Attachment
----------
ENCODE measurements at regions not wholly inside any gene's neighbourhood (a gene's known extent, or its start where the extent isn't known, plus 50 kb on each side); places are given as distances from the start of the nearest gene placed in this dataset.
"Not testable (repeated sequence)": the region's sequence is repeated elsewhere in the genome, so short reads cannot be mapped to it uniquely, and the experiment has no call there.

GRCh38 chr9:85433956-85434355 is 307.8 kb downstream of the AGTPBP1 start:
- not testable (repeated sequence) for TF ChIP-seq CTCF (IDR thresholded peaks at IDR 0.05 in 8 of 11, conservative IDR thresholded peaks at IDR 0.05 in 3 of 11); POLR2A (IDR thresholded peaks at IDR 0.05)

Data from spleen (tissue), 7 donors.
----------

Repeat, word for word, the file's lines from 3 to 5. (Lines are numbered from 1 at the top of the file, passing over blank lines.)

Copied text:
GRCh38 chr9:85433956-85434355 is 307.8 kb downstream of the AGTPBP1 start:
- not testable (repeated sequence) for TF ChIP-seq CTCF (IDR thresholded peaks at IDR 0.05 in 8 of 11, conservative IDR thresholded peaks at IDR 0.05 in 3 of 11); POLR2A (IDR thresholded peaks at IDR 0.05)

Data from spleen (tissue), 7 donors.